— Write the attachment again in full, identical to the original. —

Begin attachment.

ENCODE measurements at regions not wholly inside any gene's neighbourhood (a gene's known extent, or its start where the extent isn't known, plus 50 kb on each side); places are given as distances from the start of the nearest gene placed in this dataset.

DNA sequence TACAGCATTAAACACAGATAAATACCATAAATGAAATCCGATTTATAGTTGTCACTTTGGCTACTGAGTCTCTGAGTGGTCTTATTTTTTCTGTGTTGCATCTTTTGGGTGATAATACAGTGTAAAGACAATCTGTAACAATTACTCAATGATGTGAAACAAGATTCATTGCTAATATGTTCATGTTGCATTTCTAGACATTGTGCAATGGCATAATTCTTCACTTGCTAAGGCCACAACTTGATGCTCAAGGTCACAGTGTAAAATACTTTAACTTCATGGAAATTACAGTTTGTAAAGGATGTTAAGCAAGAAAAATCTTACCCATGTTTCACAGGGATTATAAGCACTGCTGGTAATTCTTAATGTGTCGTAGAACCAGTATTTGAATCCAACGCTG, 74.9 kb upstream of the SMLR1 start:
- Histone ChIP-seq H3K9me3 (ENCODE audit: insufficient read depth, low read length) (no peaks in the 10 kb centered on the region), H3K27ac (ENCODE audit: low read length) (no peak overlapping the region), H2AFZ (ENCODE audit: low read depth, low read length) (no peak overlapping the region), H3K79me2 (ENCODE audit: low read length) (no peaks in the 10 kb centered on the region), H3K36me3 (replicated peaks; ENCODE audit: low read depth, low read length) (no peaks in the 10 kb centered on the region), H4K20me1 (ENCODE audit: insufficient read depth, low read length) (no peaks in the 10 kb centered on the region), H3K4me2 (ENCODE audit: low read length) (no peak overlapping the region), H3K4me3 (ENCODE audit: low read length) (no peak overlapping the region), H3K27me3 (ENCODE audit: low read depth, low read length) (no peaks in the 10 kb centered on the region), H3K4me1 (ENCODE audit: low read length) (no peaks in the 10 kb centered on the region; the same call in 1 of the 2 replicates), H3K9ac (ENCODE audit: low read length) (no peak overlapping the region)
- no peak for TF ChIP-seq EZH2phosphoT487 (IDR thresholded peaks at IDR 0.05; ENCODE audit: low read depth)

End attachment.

ENCODE measurements at regions not wholly inside any gene's neighbourhood (a gene's known extent, or its start where the extent isn't known, plus 50 kb on each side); places are given as distances from the start of the nearest gene placed in this dataset.

DNA sequence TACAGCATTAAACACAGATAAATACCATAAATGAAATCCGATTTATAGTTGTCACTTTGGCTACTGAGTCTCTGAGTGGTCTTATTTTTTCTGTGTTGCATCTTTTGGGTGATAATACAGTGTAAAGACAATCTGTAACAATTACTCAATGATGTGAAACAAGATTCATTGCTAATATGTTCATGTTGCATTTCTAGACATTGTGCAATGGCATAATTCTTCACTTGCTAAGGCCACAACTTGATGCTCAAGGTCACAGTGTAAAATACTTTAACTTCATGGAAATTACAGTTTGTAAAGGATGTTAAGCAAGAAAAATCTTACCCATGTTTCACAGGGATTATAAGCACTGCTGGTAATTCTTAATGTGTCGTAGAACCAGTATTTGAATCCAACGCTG, 74.9 kb upstream of the SMLR1 start:
- Histone ChIP-seq H3K9me3 (ENCODE audit: insufficient read depth, low read length) (no peaks in the 10 kb centered on the region), H3K27ac (ENCODE audit: low read length) (no peak overlapping the region), H2AFZ (ENCODE audit: low read depth, low read length) (no peak overlapping the region), H3K79me2 (ENCODE audit: low read length) (no peaks in the 10 kb centered on the region), H3K36me3 (replicated peaks; ENCODE audit: low read depth, low read length) (no peaks in the 10 kb centered on the region), H4K20me1 (ENCODE audit: insufficient read depth, low read length) (no peaks in the 10 kb centered on the region), H3K4me2 (ENCODE audit: low read length) (no peak overlapping the region), H3K4me3 (ENCODE audit: low read length) (no peak overlapping the region), H3K27me3 (ENCODE audit: low read depth, low read length) (no peaks in the 10 kb centered on the region), H3K4me1 (ENCODE audit: low read length) (no peaks in the 10 kb centered on the region; the same call in 1 of the 2 replicates), H3K9ac (ENCODE audit: low read length) (no peak overlapping the region)
- no peak for TF ChIP-seq EZH2phosphoT487 (IDR thresholded peaks at IDR 0.05; ENCODE audit: low read depth)